US, China Pledge Cooperation On Climate Change
China, US Pledge To Work Together On Climate Change
In a speech at China’s Cummins-Foton Joint Venture Plant, Secretary of State John Kerry said China and the US “account for almost 40 percent of all of the world’s greenhouse gas emissions,” so it is important that “President Xi and President Obama have joined in agreeing that we both
have a special role to play in reducing those emissions.”
The statement added that nations would “commit to devote significant effort and resources to secure concrete results” by the Sixth U.S.-China Strategic and Economic Dialogue later this year, and that they reaffirmed “their commitment to contribute significantly to successful 2015 global efforts to meet this challenge.”
The day before Kerry’s announcement, President Obama said the administration was proposing to dedicate $1 billion to create a fund to help communities prepare for the impacts of climate change.
Kerry Meets With Chinese Bloggers
While in Beijing, Kerry also met with Chinese bloggers to discuss their concerns over the government’s control of the Internet and told reporters after his meeting that he and Chinese officials had a “frank discussion about some human rights challenges… and the free flow of information in a robust, civil society.”
The bloggers are seeking for the US to intervene to urge the government to lift firewalls and other means of controlling online communications.
Kerry concluded his Asian trip with a visit to Indonesia.
In a Ted Talk, Chris McKnett makes the case that large institutional investors can promote sustainability and why investors need to look at a company’s environmental, social and governance structures.
A Democratic Paradox
Doug Saunders of the Globe and Mail describes an emerging paradox in nations from Tunisia to Egypt to Turkey – individuals in countries that protested for democratic rule and now use the term revolution to “describe protests against the governments produced by that very democracy.”
What distinguishes these protests against those in the past is that these are “mass uprisings not against dictatorships but against governments that came to power through reasonably fair elections in existing (if young) democracies, but then turned against the principles of democracy – by suppressing media and opposition forces, by rewriting laws and by altering constitutions to partisan advantage. These people are protesting against the rotten fruits of democracy.”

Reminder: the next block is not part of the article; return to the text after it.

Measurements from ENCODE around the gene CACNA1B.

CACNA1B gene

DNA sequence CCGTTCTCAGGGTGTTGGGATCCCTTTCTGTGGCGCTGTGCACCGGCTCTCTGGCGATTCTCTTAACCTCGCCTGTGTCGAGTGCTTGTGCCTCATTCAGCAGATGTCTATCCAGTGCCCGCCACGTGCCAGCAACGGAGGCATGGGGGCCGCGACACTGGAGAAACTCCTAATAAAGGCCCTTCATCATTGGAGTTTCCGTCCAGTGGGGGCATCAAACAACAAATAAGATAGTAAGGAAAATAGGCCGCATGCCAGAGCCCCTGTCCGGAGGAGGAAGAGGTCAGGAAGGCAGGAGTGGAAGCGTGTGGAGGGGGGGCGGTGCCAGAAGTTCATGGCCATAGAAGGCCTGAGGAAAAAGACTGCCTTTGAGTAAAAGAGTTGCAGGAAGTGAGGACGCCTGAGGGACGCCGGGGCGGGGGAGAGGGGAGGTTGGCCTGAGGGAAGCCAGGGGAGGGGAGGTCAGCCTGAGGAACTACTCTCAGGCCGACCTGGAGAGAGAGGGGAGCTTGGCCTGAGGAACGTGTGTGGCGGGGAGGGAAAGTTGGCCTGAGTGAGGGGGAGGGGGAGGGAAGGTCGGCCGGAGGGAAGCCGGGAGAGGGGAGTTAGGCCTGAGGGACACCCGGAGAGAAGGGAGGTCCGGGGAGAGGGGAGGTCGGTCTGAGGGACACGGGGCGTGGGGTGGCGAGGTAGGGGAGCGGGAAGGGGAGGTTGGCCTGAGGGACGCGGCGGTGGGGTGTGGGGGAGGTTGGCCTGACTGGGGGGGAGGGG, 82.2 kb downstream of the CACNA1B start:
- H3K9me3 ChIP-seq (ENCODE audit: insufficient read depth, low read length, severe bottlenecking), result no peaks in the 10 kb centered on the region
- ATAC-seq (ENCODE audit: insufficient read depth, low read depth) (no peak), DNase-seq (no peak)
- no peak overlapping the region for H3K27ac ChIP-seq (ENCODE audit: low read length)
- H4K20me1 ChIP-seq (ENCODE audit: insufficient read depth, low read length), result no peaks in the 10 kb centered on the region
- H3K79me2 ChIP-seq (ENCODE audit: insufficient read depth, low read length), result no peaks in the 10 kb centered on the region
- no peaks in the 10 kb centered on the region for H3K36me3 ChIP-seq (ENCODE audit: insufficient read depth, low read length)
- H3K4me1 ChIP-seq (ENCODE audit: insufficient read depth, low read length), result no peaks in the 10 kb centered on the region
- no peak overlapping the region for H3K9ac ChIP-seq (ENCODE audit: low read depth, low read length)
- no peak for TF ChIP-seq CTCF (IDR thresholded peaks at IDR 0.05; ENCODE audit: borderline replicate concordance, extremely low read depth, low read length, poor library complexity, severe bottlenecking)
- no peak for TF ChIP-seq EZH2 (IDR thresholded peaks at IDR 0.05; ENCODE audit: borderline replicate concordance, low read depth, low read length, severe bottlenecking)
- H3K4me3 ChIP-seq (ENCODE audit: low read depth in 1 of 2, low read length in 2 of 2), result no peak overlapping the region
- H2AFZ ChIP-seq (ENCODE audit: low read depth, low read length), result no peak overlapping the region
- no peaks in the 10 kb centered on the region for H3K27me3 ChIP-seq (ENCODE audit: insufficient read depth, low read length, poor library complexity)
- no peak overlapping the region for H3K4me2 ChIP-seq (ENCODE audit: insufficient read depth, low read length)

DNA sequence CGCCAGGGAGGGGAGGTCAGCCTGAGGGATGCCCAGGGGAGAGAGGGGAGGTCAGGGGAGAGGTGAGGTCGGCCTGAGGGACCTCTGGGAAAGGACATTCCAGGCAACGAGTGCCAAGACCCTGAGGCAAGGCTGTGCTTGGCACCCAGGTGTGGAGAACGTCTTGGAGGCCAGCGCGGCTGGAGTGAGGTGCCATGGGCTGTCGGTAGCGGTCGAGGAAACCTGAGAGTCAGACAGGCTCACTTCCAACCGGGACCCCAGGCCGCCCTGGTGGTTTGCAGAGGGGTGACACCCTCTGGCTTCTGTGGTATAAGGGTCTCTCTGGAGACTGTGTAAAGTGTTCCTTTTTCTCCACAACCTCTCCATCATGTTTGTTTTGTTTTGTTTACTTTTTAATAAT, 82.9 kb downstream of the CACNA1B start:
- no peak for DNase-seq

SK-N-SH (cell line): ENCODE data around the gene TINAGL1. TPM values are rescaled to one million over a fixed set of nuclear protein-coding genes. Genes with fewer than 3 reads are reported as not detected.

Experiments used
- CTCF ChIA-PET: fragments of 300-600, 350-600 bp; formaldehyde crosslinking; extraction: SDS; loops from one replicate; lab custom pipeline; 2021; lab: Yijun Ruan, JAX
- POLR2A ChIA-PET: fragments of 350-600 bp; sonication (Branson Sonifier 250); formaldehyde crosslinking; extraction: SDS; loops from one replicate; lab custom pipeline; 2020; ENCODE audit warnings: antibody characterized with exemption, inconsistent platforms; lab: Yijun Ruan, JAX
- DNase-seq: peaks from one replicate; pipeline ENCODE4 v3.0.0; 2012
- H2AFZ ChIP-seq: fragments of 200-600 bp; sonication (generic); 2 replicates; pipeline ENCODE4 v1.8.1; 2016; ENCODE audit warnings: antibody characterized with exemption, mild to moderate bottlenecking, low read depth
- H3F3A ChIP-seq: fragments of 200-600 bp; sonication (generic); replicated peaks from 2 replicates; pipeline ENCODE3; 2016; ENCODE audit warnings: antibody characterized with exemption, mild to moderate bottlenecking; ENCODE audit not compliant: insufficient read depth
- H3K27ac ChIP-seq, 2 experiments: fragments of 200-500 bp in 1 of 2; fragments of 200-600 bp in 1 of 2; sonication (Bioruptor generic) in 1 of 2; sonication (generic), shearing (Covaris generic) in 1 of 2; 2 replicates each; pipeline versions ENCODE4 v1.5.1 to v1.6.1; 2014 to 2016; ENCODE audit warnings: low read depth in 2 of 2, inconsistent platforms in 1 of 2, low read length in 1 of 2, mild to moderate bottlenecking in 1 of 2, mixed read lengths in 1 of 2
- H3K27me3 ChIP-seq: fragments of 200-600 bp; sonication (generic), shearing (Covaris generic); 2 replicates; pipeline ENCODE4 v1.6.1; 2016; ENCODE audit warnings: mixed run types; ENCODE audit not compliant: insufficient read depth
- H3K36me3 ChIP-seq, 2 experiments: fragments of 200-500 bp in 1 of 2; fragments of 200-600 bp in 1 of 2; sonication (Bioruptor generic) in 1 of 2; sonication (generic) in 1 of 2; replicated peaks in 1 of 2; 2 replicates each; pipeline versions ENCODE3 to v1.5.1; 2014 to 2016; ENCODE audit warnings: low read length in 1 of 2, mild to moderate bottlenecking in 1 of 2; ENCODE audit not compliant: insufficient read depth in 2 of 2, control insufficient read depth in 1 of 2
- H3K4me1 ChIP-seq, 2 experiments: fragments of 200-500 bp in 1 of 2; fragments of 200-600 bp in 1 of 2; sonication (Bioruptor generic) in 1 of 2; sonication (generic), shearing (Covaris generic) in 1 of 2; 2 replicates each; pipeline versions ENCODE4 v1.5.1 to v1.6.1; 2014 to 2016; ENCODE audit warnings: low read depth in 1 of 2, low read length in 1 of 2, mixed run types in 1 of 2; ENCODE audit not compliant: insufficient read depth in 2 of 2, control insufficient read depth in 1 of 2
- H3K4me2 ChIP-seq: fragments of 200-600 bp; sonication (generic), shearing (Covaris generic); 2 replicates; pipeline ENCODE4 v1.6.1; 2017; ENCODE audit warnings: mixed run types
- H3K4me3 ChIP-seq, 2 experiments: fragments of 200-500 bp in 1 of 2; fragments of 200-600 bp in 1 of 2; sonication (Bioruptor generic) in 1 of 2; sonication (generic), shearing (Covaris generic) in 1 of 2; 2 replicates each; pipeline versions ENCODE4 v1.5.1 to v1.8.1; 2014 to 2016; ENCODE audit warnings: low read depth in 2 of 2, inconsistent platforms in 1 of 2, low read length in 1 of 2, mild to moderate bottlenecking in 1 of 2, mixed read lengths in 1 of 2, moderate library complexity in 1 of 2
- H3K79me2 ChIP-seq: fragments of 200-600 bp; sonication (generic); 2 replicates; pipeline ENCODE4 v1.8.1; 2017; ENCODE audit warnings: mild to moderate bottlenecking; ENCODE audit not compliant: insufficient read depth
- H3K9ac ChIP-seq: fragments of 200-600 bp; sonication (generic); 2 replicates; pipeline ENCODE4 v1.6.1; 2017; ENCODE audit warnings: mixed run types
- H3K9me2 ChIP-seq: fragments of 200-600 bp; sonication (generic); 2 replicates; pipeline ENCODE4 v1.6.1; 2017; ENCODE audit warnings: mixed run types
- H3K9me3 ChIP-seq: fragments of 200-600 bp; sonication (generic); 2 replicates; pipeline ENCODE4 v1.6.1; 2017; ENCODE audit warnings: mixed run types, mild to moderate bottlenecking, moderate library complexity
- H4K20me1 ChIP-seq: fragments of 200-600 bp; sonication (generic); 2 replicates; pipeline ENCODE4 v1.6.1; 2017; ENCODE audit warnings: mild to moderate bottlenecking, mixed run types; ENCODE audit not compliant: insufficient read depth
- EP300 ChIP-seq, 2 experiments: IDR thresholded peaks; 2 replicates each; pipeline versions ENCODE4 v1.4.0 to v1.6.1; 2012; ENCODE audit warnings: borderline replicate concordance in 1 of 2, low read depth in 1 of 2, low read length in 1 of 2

The other characteristic is that the people are disinterested in employing democratic politics to achieve their goals.
“In other words, sometimes the excesses of fairly elected leaders require extra-democratic responses. This has been a pattern in many countries: Protest for democracy, then protest against the results of that democracy. Fair enough, as there have always been more Robespierres than George Washingtons. But at some point, you need to find someone fresh to step up to the plate – or someone far worse will fill the vacuum,” he concludes.
Does Technology Abet Holocaust Deniers?
Technology is largely seen as a positive, as means to enhance interaction among individuals globally, but what happens when it is used to spread hate? Israeli journalist Nog Gur Arieh opines that those seeking to deny the Holocaust are using the Internet to achieve their goals.
In particular, he cites movies that propose the notion that Hitler never sought to exterminate the Jews and other minorities.
“The technology of the 21st century allows haters to deny the occurrence of the Holocaust with a simple editing program and some viral push in social networks. By doing so, and adding some dramatic music in the background, creators of those films fool thousands of unaware people every day. Lies that are easy for us to detect can seem as reliable facts to the many people who are not surrounded by the memory of the Holocaust,” he writes.